Family based economic coordination increases in the reform era and creates a zone of privacy and independence from the state. Privatisation of housing promotes family ownership, engendering autonomy and positive identification with private property. The state begins to retreat from welfare responsibilities (Kornai, 1992:458).


‘Traditional’ family roles provide a retreat from the bureaucratic invasiveness of the past; this benefits state finances, whilst those dependent on subsidies, or unable to tap into the new sources of financial accumulation, become more impoverished. Women lose the independence provided by work and may be burdened with a wide range of welfare responsibilities previously shouldered by the state (Kornai, 1992:458-9).


Kornai predicted that after the demise of socialism the advance of the private sector would be all the more rapid where the private sector had already matured. Capitalism can be ‘abolished by state command’ in a relatively short time span, but the development of the private sector cannot be ‘performed by state command’ (Kornai, 1992:460).


Worker Manager Relations


The erosion of political tyranny and classical ideology produces a change in worker-manager relations. There is a slackening of control over the workforce and increased pressure in favour of workers’ interests. Unions adopt a more aggressive stance, workers become more mobile, and the administration is less able to control them. Managers are also less likely to be backed up by bureaucratic, party and union organisations, and workers discover that they are able to remove managers. So, a tendency for managers to become populist, as representatives of the workers, is generated by this combination of circumstances (Kornai, 1992:469-70).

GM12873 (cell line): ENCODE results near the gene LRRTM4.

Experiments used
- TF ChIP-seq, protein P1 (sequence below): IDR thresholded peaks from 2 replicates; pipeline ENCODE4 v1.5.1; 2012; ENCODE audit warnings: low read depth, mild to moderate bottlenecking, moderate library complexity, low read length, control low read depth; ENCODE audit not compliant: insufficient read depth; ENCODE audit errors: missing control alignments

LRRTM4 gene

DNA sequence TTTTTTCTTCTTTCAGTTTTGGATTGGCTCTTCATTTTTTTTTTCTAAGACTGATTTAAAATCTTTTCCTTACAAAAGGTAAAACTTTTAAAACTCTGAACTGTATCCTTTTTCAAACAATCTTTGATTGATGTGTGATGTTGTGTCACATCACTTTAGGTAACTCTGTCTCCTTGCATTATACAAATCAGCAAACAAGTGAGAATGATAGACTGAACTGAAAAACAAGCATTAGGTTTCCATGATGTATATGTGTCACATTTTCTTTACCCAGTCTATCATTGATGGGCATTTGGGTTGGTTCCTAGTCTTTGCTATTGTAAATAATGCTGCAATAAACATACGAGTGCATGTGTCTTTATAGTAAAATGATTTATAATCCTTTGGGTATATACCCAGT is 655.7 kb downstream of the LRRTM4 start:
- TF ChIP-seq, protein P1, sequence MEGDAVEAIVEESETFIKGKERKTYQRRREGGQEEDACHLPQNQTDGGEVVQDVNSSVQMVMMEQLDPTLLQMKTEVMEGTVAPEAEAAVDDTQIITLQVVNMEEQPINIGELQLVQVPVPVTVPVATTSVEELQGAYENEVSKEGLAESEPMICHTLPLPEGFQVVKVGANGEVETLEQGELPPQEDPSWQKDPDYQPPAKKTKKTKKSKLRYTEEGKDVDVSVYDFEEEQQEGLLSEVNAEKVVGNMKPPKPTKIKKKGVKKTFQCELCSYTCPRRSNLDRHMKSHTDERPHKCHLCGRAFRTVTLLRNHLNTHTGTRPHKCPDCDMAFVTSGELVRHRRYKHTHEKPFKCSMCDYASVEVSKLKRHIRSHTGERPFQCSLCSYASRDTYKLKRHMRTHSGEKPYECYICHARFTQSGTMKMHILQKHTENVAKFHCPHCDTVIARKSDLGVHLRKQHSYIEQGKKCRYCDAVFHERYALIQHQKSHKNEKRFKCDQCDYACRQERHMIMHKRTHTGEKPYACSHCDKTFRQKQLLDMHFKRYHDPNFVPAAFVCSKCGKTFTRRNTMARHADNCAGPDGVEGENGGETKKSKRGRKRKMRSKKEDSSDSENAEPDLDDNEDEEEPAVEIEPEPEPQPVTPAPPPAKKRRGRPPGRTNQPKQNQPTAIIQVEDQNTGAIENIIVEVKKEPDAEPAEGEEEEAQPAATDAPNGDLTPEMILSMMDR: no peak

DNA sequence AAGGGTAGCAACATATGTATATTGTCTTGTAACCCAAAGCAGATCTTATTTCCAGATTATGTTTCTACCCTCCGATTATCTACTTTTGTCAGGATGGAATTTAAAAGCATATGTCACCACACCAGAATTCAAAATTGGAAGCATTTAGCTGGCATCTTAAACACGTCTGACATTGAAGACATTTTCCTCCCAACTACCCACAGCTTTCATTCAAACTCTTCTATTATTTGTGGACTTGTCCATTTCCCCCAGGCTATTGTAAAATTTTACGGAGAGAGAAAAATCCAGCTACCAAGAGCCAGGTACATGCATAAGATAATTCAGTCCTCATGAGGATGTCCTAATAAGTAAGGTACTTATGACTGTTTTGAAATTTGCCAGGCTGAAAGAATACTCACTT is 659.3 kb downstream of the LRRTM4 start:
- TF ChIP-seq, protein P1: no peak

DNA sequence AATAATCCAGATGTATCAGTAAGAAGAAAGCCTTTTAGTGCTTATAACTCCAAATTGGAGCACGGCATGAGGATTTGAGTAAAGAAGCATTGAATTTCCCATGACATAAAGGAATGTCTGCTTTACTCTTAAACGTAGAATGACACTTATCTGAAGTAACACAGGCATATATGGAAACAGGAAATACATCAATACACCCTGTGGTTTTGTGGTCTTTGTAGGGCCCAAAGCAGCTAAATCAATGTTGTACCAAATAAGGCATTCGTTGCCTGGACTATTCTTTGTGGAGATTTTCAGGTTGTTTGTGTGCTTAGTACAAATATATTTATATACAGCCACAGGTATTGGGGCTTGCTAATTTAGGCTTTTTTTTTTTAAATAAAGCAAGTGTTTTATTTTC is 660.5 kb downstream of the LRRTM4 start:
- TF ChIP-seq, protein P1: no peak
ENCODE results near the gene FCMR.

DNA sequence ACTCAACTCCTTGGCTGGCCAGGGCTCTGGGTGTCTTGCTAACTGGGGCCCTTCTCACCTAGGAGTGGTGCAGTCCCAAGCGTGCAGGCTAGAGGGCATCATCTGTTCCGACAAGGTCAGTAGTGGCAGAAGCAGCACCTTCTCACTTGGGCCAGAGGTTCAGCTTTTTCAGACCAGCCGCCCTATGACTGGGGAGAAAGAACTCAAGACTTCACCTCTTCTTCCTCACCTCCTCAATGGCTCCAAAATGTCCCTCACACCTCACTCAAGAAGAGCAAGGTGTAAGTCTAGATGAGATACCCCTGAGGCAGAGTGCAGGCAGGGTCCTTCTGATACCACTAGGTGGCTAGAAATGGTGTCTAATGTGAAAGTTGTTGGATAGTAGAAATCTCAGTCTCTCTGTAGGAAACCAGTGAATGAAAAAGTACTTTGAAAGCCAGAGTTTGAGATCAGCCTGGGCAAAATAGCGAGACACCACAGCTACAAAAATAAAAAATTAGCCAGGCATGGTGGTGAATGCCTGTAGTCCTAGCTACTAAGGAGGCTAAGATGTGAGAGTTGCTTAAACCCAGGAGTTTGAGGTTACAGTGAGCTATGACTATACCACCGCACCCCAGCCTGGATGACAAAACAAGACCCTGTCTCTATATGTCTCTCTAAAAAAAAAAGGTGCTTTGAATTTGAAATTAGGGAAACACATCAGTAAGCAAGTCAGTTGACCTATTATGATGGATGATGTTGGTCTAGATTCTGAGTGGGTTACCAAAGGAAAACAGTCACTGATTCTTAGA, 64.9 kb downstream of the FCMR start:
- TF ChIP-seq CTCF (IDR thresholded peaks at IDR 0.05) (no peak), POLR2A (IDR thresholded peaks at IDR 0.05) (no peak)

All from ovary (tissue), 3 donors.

Market Socialism


The principal concept behind market socialist ideas is for the market to fulfil the role of the basic coordination mechanism of the economy, or at least be equal in importance to bureaucratic planning, and for this to function in an economy dominated by public ownership. Various tendencies exist within this stream with differing ideas concerning how much power the market should have within the economy (Kornai, 1992:474).


This constitutes one of the main trends away from the classical system. Kornai argues, that the idea of market coordination is alien to Marxist traditional theory, which sees the market as an anarchical system of coordination. Marx proposed that market relations, reacting to supply and demand, would be replaced by conscious planning. Kornai believes that adopting market socialist ideas entails abandoning the axiomatic principles of Marxism (Kornai, 1992:475)


For reform socialists, combining a ‘plan-cum-market’, appeared to offer the prospect of correcting market failure in the social sphere, and minimising the need for intervention by central planners in everyday economic operations.  The system retains key features of the classical system and combines these, with independent firms, contractual relations, price signal tools, and other market based measures. Market socialist ideas emerged organically, several thinkers in different countries independently developed similar ideas to one another. These theories play a central role in the new ideological line developed under reform socialism, in which the market is allotted a respected role in economic activity (Kornai, 1992:477-9).